NextGen Healthcare agreed to pay $31 million to settle allegations that the electronic health record software developer offered kickbacks to attract users, among other alleged False Claims Act violations.
The federal government intervened in a whistleblower lawsuit, originally filed in 2018 in a Vermont federal court, alleging NextGen gave customers tickets to shows and sporting events, as well as credits worth as much as $10,000, to induce purchases and referrals. In the complaint filed alongside the settlement, the government also alleges NextGen falsely certified some versions of its software that couldn’t record vital sign data, create adequate clinical summaries or translate data into medical terms, among other critical functions.
“With this settlement, our office has now resolved five investigations into misconduct by EHR companies, demonstrating our commitment to ensuring that EHR companies are held responsible for their misrepresentations,” U.S. Attorney for the District of Vermont Nikolas Kerest said in a news release.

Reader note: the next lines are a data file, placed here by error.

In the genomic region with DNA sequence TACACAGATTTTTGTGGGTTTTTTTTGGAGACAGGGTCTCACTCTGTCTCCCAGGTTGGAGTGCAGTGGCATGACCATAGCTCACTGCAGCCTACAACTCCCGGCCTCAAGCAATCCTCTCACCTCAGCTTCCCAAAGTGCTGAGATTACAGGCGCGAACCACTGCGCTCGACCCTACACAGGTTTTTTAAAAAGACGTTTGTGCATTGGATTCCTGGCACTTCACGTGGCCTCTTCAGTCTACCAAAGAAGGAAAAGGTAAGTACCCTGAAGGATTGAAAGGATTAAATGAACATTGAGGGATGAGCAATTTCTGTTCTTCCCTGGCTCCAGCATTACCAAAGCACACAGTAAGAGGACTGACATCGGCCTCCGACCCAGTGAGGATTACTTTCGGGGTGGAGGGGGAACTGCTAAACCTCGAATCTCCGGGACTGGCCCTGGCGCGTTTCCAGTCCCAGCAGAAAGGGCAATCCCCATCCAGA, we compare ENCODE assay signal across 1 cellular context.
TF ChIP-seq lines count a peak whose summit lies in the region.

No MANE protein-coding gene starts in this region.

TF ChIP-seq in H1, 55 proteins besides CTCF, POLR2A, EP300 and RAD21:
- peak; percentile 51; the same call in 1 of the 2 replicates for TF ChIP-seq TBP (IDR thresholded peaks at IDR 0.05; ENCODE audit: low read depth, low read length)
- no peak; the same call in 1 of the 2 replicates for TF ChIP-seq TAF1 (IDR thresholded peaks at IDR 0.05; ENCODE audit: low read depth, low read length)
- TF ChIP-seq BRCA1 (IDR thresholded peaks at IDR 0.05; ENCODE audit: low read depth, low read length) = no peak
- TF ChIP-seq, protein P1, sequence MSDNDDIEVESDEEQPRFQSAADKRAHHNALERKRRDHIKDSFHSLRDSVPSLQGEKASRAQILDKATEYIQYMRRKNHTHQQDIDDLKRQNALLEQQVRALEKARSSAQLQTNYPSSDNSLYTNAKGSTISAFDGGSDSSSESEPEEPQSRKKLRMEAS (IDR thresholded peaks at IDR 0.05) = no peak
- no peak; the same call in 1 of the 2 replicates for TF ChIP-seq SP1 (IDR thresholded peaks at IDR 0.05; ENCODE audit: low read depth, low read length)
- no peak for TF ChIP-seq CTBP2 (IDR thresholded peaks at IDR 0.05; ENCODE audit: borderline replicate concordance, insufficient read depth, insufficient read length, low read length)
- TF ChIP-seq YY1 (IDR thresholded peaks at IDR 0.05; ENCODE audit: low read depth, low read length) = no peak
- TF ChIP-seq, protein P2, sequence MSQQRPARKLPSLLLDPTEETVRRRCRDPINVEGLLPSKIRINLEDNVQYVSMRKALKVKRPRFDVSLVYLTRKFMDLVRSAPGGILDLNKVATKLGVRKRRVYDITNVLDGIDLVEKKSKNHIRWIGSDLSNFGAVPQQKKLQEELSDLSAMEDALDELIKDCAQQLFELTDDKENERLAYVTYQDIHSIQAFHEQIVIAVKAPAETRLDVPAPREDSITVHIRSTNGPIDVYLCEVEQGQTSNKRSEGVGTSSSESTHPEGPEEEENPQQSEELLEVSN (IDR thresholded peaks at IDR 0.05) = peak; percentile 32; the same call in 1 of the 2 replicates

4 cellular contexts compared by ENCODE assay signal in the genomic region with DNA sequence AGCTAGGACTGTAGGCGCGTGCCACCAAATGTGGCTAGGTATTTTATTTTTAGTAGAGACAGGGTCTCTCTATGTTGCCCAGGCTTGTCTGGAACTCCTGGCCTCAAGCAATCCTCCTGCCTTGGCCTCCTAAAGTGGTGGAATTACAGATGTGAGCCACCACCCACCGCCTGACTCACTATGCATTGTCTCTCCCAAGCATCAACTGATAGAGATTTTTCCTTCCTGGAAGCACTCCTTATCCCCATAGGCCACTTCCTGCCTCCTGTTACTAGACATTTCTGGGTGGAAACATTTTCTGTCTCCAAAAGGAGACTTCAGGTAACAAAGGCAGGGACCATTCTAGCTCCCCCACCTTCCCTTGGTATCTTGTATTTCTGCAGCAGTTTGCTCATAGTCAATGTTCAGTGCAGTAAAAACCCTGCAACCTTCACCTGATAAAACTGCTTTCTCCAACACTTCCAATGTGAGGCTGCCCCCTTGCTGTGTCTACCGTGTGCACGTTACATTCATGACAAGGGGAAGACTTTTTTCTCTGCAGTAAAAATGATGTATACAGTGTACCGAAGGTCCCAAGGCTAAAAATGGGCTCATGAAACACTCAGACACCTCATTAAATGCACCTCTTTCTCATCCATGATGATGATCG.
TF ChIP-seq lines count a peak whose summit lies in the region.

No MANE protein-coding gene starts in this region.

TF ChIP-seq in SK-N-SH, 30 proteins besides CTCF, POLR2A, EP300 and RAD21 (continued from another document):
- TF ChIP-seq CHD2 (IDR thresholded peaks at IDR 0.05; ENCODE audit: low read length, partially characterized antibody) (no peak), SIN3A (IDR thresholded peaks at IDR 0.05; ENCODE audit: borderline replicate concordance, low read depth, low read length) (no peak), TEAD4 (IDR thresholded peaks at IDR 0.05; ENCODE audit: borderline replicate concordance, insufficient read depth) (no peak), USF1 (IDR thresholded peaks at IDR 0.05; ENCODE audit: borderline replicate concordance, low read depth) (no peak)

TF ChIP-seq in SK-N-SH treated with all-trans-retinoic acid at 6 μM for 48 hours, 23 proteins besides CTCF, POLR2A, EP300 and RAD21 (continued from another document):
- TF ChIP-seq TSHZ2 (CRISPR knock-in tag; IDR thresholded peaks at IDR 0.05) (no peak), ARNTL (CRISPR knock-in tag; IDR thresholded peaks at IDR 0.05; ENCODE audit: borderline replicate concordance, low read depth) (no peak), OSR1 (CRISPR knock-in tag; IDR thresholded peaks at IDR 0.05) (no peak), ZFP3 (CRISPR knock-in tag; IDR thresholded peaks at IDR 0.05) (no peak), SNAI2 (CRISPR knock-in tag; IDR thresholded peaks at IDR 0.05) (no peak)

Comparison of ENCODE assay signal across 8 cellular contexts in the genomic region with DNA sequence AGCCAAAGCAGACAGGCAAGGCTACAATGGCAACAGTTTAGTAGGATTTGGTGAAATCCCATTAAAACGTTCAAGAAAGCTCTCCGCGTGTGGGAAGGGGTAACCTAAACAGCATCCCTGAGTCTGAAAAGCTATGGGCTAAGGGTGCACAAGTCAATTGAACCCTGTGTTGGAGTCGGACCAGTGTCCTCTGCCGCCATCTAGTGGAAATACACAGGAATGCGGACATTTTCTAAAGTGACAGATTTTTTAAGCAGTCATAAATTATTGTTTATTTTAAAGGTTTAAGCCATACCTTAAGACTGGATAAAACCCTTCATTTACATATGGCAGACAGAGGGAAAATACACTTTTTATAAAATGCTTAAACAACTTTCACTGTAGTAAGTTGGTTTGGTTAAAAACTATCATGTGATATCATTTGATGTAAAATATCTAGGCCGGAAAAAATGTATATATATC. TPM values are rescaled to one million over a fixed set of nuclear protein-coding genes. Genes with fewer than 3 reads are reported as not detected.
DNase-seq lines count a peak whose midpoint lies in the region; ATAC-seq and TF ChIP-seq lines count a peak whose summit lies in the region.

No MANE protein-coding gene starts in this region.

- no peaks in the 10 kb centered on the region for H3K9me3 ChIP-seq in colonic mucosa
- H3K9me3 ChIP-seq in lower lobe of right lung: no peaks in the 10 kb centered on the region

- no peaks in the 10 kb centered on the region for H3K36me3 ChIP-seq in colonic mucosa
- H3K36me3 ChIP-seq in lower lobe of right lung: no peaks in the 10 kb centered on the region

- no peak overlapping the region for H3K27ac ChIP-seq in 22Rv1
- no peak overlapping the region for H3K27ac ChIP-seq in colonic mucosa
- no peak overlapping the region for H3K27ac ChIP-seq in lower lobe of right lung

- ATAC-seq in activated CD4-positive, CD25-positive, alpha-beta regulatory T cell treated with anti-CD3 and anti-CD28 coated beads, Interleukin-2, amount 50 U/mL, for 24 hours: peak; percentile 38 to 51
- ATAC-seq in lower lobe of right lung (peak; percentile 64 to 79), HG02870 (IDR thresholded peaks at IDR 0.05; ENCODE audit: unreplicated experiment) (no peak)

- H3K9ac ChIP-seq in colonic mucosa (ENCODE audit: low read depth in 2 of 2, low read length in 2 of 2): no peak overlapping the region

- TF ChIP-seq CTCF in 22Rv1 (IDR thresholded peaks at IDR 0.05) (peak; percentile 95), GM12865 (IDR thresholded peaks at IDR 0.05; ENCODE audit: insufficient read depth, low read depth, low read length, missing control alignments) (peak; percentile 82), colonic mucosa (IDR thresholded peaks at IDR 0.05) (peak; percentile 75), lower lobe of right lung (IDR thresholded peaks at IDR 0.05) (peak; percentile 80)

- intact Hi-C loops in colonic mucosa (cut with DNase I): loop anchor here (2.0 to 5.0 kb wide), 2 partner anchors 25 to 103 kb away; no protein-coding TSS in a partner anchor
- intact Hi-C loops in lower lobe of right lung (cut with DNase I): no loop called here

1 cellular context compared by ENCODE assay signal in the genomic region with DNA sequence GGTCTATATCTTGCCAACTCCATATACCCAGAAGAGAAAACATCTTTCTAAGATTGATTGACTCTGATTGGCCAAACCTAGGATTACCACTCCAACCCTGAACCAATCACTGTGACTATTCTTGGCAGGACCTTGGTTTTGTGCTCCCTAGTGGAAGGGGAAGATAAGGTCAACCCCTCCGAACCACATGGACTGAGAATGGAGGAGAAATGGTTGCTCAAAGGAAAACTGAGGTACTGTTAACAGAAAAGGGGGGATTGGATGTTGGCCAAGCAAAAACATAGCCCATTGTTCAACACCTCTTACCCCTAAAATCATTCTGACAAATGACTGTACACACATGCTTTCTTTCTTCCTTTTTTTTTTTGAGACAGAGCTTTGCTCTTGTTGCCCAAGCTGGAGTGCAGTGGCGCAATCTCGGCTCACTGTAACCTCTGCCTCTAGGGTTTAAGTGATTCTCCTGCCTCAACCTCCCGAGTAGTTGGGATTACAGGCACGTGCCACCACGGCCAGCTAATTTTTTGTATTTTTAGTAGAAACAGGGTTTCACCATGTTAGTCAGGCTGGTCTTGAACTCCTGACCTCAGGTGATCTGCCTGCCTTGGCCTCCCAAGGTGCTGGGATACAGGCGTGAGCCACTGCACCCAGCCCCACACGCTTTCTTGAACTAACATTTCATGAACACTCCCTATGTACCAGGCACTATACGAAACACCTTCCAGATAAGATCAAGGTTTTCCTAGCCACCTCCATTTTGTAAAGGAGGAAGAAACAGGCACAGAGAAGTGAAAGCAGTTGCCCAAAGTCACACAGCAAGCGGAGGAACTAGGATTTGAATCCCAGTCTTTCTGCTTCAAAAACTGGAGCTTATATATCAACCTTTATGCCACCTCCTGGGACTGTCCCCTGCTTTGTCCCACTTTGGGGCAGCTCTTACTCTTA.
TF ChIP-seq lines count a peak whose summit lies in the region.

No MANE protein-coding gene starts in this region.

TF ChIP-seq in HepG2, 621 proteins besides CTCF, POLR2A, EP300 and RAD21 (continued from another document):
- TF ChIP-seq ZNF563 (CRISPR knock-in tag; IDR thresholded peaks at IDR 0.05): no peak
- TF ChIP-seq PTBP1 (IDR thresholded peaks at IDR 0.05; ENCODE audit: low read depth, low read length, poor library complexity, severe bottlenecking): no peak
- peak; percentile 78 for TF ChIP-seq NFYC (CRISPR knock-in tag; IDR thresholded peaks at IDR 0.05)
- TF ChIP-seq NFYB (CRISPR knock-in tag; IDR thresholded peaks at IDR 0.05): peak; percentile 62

A NextGen spokesperson said in a statement that the company denies that “any of its conduct that violated the law, and that the settlement agreement does not include any admissions of wrongdoing.”
The Justice Department alleges in the complaint that between January 2011 and July 2017, certain NextGen users purchased its EHR software as a result of kickbacks, and then unknowingly submitted tainted claims for incentive payments under the meaningful use program.
The $31 million settlement accounts for less than 5% of NextGen’s fiscal 2023 revenue of $653.2 million. The whistleblowers—nurses who use the EHR software as healthcare providers for the South Carolina Corrections Department—will receive roughly $5.6 million of the settlement.
The Justice Department continues to crack down on EHR companies that allegedly misrepresent the capabilities of their software or drum up business via kickbacks.
In November, the EHR software developer Modernizing Medicine agreed to pay $45 million to settle allegations that the company provided kickbacks in exchange for referrals and caused users to submit inaccurate claims for federal incentive payments. In January 2020, Practice Fusion agreed to pay $145 million to settle allegations that the company solicited and received kickbacks from a major opioid company in exchange for using its EHR software to boost opioid prescriptions.